Air Force using B-52s to test synthetic aviation fuel

Discussion in 'Modern' started by FLYBOYJ, Sep 10, 2006.

  1. FLYBOYJ

    FLYBOYJ "THE GREAT GAZOO"
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    Air Force using B-52s to test synthetic aviation fuel
    This story appeared in the Antelope Valley Press on Sunday, September 10, 2006.
    By ALLISON GATLIN
    Valley Press Staff Writer



    --------------------------------------------------------------------------------
    EDWARDS AFB - Searching for a means of reducing dependence on foreign oil, the Air Force is testing a synthetic fuel for its aircraft.
    The fuel could be a replacement for the JP-8 aviation fuel currently in use.

    Already tested by the Air Force Research Laboratory and in ground tests using an aircraft engine unattached to an airplane, the fuel will be put to the test at Edwards Air Force Base this month.

    "Now what we're going to do is take the next step and fly this," said Col. Arnie Bunch, commander of the 412th Test Wing.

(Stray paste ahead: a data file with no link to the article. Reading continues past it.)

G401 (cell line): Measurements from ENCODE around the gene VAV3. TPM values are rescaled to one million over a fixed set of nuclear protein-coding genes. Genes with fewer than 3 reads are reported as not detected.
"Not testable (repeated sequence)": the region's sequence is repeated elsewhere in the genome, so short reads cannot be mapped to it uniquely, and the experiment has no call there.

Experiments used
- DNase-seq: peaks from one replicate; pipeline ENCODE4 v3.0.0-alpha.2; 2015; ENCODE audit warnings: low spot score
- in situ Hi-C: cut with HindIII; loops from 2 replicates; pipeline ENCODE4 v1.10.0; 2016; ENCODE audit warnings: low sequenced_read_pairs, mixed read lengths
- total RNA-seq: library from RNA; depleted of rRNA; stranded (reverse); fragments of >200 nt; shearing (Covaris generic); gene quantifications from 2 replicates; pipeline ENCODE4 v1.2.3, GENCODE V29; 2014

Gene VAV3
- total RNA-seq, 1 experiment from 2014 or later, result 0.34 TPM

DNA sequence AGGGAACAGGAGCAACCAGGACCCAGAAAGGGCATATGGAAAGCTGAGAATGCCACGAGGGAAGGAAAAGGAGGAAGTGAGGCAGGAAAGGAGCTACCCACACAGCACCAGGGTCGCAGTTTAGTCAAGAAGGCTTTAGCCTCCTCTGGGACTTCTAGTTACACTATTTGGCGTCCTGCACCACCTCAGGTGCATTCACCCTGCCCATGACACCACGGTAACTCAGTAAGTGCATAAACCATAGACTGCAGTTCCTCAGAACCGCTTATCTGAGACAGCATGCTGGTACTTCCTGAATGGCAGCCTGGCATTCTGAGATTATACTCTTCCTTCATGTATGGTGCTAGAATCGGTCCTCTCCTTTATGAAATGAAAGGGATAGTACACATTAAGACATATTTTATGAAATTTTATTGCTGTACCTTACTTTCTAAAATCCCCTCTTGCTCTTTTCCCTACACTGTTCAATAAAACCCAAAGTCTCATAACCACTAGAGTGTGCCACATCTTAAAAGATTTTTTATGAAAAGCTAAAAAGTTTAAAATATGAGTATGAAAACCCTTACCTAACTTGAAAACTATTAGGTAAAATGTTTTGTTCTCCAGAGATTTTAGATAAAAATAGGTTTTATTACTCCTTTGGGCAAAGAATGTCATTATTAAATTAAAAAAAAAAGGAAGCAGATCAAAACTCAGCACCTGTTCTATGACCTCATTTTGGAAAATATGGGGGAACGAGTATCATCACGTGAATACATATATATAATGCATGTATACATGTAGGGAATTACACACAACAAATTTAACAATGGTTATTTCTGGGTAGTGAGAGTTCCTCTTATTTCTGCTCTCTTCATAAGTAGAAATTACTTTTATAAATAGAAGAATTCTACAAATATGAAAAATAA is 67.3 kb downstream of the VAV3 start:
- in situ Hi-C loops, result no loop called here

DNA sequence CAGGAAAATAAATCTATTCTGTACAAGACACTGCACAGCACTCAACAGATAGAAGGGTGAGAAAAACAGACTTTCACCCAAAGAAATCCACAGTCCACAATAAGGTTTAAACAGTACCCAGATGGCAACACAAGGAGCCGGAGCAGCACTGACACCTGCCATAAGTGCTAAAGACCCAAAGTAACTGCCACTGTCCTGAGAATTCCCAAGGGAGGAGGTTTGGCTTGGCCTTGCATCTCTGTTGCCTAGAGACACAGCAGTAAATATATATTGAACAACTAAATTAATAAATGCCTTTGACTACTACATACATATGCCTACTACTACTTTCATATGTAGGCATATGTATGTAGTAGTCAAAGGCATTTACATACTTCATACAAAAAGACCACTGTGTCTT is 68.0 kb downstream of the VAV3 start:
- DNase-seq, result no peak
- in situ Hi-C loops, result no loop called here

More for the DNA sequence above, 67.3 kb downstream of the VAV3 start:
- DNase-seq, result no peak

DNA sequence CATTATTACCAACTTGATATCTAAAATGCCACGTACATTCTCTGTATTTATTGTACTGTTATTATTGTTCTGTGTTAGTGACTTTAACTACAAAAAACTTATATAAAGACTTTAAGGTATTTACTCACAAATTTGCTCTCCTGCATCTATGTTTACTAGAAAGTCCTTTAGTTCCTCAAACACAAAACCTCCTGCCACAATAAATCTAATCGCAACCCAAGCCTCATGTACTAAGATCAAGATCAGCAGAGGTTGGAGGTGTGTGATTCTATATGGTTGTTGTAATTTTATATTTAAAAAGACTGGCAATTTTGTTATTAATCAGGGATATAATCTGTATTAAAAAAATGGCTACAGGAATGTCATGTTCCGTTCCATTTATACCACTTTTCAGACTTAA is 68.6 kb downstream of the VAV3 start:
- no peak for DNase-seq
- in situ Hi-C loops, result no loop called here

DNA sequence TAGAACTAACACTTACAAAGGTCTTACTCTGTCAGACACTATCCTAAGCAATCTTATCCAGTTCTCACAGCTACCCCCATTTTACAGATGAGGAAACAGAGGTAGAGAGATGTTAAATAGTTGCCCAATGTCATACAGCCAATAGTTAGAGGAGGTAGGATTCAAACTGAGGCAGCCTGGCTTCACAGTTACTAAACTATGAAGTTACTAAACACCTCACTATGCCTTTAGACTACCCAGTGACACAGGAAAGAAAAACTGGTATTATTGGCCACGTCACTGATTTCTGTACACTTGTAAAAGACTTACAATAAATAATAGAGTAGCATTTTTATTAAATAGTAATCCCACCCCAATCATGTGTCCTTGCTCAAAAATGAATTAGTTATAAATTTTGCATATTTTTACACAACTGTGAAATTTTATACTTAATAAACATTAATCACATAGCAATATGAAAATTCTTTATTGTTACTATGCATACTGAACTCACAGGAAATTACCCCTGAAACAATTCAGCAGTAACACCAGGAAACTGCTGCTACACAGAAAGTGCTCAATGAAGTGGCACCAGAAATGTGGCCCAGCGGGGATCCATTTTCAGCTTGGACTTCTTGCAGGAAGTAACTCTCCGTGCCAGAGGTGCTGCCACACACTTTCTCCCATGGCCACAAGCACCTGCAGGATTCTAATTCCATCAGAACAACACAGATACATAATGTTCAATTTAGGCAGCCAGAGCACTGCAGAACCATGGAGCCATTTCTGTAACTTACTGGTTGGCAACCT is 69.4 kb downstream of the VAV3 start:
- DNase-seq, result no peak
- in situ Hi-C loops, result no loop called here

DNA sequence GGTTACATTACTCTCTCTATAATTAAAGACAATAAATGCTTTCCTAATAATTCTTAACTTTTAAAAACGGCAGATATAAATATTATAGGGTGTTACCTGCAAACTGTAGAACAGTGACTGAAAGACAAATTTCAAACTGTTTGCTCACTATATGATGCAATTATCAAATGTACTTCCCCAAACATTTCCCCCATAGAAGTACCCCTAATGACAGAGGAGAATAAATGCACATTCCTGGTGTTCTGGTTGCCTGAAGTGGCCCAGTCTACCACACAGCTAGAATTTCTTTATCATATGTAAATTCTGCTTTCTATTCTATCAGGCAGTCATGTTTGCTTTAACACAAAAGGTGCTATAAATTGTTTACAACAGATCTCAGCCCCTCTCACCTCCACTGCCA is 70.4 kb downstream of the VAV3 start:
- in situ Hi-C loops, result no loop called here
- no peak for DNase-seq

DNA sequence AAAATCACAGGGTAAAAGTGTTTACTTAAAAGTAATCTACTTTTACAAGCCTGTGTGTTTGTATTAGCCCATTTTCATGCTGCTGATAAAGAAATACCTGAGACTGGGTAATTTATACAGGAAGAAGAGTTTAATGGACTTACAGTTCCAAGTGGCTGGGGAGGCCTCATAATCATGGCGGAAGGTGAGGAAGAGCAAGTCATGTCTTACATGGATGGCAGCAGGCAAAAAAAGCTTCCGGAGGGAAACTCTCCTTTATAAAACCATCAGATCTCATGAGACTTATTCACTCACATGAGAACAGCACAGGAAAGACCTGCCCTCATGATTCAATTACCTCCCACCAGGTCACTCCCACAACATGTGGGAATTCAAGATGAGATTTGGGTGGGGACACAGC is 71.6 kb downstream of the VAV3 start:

The flight tests will use a B-52 on loan from Minot Air Force Base in North Dakota. Two of the bomber's eight engines will use the synthetic fuel, the remaining will use the regular JP-8 fuel.

    The B-52 was chosen for these tests because the fuel can be isolated in those two engines. If something should go wrong with the fuel, the aircraft can still land safely using the six remaining engines, Bunch said.

    "Our pilots routinely train to do six-engine approaches. It's not anything a B-52 pilot doesn't routinely fly," he said.

    The two engines that will use the synthetic fuel have not been modified, except to be outfitted with test instruments to measure performance, Bunch said.

    The nonpetroleum fuel is made using the Fischer-Tropsch process to convert coal, natural gas or other hydrocarbons. The process was first developed by German scientists in the 1920s as a means of compensating for that country's lack of oil supplies.